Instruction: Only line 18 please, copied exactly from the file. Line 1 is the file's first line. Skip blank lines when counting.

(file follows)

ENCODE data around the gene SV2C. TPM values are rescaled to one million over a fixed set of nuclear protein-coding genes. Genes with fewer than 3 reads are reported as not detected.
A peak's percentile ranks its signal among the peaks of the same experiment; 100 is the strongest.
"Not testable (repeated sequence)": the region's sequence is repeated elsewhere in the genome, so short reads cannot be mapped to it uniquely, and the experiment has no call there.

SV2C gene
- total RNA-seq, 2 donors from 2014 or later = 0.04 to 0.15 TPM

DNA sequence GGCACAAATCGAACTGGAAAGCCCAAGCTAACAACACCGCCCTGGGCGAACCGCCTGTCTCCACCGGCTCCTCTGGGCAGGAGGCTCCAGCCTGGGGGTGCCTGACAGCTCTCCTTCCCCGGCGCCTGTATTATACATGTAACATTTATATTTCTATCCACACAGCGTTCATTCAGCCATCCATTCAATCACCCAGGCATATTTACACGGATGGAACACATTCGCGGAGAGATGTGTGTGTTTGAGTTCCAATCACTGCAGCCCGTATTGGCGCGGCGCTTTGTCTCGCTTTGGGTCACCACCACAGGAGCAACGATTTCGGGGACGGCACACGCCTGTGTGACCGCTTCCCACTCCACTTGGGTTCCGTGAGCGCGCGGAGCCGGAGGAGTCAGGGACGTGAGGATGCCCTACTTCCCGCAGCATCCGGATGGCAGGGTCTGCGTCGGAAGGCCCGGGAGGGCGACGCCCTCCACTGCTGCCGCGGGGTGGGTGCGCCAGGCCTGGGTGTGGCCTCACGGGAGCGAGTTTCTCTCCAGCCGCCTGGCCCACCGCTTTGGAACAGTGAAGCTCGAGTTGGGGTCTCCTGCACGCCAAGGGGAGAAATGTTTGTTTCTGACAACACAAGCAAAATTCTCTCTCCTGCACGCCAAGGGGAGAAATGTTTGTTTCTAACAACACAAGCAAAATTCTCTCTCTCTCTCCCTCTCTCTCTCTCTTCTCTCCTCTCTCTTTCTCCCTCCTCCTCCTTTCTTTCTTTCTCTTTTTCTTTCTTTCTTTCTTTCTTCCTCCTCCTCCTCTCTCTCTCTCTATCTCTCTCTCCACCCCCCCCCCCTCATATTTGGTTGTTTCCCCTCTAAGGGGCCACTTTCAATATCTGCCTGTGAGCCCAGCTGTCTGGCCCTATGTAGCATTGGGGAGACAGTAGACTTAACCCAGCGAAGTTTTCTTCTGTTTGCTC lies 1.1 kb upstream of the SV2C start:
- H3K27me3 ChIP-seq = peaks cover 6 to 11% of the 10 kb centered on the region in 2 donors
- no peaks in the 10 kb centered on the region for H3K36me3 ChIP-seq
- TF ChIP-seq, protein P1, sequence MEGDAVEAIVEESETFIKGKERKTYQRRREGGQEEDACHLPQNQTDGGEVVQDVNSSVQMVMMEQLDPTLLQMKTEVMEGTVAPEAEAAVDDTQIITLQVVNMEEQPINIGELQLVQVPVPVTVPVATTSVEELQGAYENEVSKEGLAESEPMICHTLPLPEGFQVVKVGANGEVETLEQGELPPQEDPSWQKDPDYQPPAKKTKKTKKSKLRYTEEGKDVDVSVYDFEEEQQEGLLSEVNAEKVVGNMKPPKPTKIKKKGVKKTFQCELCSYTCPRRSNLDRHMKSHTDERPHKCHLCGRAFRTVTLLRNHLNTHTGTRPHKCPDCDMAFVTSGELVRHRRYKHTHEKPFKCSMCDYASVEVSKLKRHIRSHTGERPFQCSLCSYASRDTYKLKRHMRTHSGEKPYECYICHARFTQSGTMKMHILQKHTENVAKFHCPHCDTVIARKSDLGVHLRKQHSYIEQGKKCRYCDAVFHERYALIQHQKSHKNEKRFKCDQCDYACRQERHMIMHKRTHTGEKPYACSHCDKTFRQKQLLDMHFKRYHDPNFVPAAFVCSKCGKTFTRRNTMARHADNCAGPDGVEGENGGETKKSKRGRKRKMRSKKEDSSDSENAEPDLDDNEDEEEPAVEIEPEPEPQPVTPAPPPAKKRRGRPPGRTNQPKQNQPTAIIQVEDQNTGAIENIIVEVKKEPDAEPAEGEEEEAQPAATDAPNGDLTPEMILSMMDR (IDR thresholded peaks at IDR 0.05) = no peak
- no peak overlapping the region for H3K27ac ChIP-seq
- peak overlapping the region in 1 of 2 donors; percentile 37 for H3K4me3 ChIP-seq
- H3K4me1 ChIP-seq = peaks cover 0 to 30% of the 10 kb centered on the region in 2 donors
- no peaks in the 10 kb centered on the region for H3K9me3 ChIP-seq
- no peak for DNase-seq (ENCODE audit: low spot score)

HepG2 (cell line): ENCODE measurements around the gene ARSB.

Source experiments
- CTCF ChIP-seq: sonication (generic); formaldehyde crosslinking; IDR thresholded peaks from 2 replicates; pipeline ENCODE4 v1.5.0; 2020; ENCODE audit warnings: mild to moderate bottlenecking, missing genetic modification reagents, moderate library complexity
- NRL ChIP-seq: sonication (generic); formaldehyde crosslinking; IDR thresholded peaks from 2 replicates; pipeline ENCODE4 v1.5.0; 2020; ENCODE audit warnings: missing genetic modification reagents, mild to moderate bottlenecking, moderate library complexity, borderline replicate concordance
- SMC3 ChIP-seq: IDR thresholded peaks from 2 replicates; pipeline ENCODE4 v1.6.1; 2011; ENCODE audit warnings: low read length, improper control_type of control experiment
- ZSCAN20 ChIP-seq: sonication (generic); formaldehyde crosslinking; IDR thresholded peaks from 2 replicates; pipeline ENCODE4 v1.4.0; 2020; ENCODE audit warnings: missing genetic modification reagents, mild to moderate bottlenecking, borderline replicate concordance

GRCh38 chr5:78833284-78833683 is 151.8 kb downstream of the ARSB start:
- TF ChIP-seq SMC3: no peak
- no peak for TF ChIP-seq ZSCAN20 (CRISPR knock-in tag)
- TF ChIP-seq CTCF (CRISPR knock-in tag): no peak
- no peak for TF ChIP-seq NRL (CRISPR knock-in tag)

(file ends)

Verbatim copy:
- NRL ChIP-seq: sonication (generic); formaldehyde crosslinking; IDR thresholded peaks from 2 replicates; pipeline ENCODE4 v1.5.0; 2020; ENCODE audit warnings: missing genetic modification reagents, mild to moderate bottlenecking, moderate library complexity, borderline replicate concordance